“Emerging as the first consumer electronics industry initiative for wireless uncompressed digital video transmission, WirelessHD will provide consumers wireless flexibility and ease of use while preserving the benefits traditionally associated with popular wired alternatives for point-to-point display, such as HDMI and DVI,” said Brian O’Rourke, a Senior Analyst with In-Stat/MDR. “The data rates (or bandwidth) that WirelessHD will support are truly impressive.”

WirelessHD, which intends to specify the unlicensed, globally available 60 GHz frequency band, will enable wireless uncompressed high-definition, high-quality video and data transmission and is first targeted to be built into HDTV’s as well as a wide range of audio video (A/V) devices, both fixed location and portable.

“The availability of high-definition wireless connections stands to eliminate the morass of cables, switches and other complexities traditionally needed to support the wide variety of devices consumers have and will continue to buy, such as HDTVs, HD disc players, digital video cameras and game consoles. With high-definition wireless links, media streaming and transmission from any source to any display or recorder is dramatically simplified by removing the need for a hard-wired connection. WirelessHD will provide a high-speed wireless digital interface that will enable customers to simply connect, play, transmit and port their HD content in a secure manner,” stated John Marshall, Chairman of WirelessHD.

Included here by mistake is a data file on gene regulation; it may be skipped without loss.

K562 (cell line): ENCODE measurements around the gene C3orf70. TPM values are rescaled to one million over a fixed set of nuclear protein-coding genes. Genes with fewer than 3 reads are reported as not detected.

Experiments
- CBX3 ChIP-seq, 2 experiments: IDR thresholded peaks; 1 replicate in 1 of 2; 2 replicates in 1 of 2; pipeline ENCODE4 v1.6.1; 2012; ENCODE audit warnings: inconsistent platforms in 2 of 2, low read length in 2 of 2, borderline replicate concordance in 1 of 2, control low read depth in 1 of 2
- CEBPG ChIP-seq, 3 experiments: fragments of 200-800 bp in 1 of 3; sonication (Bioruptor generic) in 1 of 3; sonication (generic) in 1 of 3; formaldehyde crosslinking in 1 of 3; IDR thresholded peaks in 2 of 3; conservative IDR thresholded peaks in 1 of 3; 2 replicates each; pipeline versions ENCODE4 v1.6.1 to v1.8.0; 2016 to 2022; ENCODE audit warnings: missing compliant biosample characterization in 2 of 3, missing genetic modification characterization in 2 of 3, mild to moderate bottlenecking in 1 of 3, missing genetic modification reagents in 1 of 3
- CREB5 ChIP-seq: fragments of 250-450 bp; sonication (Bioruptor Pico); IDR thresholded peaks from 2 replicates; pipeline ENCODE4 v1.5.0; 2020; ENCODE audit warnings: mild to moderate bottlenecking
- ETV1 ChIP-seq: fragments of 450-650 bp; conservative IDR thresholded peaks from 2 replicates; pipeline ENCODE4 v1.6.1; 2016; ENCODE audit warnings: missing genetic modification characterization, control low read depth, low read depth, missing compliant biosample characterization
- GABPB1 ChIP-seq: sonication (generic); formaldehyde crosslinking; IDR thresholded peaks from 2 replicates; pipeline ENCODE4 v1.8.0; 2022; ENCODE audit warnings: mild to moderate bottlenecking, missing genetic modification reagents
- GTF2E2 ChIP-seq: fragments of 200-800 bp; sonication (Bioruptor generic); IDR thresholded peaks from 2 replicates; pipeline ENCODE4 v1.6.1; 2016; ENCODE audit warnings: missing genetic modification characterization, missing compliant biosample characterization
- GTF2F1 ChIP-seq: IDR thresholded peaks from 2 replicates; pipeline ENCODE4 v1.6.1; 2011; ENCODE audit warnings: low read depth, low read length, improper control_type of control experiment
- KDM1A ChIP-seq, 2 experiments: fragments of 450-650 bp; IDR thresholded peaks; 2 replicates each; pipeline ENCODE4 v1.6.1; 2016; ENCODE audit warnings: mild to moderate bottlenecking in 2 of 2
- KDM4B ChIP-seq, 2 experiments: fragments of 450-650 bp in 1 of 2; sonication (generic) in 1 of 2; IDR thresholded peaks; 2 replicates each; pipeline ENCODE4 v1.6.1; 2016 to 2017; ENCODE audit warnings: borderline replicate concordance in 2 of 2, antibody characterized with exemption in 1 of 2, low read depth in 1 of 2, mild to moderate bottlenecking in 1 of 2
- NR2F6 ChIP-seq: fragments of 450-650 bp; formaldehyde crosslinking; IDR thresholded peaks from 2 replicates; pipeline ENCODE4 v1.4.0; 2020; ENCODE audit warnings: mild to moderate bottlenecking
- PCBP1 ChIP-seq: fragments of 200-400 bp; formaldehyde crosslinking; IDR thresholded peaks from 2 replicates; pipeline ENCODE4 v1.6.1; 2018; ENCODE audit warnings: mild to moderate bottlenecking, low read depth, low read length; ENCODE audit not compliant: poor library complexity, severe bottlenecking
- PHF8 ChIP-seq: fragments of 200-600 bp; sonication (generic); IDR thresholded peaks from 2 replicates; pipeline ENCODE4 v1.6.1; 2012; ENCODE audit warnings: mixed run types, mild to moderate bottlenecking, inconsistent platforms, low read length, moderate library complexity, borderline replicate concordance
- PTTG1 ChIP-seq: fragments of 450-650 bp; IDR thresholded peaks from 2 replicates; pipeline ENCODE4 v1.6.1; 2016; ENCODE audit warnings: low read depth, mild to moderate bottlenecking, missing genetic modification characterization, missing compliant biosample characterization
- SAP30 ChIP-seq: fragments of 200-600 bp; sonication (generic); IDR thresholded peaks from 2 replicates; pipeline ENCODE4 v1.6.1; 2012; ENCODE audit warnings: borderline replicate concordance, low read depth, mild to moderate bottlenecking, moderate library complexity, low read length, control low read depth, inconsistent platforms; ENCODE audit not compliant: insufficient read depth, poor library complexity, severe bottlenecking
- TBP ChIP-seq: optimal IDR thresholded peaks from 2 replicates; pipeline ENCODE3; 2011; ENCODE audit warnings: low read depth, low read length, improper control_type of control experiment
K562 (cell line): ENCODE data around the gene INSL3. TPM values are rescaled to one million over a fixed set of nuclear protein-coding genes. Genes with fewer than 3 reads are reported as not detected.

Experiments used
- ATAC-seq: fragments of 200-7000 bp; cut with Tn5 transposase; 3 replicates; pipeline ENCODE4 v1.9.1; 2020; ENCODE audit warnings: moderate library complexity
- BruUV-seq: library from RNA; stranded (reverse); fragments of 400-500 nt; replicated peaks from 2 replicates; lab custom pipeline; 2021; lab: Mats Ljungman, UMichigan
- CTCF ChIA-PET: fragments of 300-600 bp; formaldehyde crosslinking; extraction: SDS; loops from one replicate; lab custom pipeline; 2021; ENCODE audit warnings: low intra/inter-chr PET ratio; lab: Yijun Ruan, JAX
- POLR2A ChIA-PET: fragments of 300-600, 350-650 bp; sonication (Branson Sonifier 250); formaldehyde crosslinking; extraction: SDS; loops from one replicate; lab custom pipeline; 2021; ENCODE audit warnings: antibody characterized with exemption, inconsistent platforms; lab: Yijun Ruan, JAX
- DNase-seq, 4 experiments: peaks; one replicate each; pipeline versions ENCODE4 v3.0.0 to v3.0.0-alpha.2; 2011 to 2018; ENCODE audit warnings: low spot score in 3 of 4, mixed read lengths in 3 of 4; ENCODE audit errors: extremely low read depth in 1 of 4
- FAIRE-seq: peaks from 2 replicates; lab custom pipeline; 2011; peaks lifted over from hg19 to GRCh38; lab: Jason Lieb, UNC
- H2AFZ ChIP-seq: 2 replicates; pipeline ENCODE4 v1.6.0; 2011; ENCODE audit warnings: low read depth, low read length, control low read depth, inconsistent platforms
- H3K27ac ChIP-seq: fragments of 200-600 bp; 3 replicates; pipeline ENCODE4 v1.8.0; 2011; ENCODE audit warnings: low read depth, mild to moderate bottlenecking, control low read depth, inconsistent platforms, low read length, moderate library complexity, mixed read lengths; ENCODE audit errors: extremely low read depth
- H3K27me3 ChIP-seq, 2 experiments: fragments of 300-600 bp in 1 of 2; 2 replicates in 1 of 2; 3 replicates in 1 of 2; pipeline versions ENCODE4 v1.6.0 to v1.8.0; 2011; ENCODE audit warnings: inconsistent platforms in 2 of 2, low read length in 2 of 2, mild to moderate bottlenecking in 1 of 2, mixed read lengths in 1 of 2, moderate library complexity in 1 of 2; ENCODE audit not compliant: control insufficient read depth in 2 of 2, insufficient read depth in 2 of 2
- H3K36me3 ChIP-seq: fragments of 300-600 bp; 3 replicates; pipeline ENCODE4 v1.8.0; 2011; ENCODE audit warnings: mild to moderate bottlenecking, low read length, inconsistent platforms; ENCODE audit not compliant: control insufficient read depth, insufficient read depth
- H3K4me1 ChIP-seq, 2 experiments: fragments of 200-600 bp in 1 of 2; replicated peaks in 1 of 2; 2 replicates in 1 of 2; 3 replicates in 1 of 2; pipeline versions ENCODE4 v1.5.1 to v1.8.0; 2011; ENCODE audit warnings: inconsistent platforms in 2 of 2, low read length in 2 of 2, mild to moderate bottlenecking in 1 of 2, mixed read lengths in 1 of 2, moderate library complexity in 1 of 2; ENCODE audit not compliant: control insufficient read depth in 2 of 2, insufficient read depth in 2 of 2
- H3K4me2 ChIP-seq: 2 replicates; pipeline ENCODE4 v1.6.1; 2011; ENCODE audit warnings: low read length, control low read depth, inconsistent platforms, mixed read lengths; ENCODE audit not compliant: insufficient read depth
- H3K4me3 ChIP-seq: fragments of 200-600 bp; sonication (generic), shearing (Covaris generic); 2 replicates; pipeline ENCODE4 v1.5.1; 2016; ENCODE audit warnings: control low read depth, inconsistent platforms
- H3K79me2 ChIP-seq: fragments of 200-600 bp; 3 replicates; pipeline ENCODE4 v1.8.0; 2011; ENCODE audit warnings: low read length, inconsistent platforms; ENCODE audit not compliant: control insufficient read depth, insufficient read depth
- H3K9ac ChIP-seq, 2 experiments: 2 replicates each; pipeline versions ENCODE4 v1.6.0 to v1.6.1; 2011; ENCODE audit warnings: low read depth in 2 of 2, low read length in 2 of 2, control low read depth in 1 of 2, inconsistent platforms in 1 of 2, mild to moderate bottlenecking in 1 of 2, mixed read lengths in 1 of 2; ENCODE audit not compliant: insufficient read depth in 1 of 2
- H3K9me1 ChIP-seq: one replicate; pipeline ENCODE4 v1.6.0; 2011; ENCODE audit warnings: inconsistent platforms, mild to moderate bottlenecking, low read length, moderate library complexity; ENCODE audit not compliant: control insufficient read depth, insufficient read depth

The participants’ commencement of WirelessHD relates to acknowledgement that industry support is critical. In addition, commencement of WirelessHD relates to the recent availability of several new technologies that make it possible to achieve the multi-gigabit data rates required for uncompressed video streaming. Such breakthroughs enable low cost, better image quality, and higher performance wireless A/V systems. The key characteristics and focal technologies include: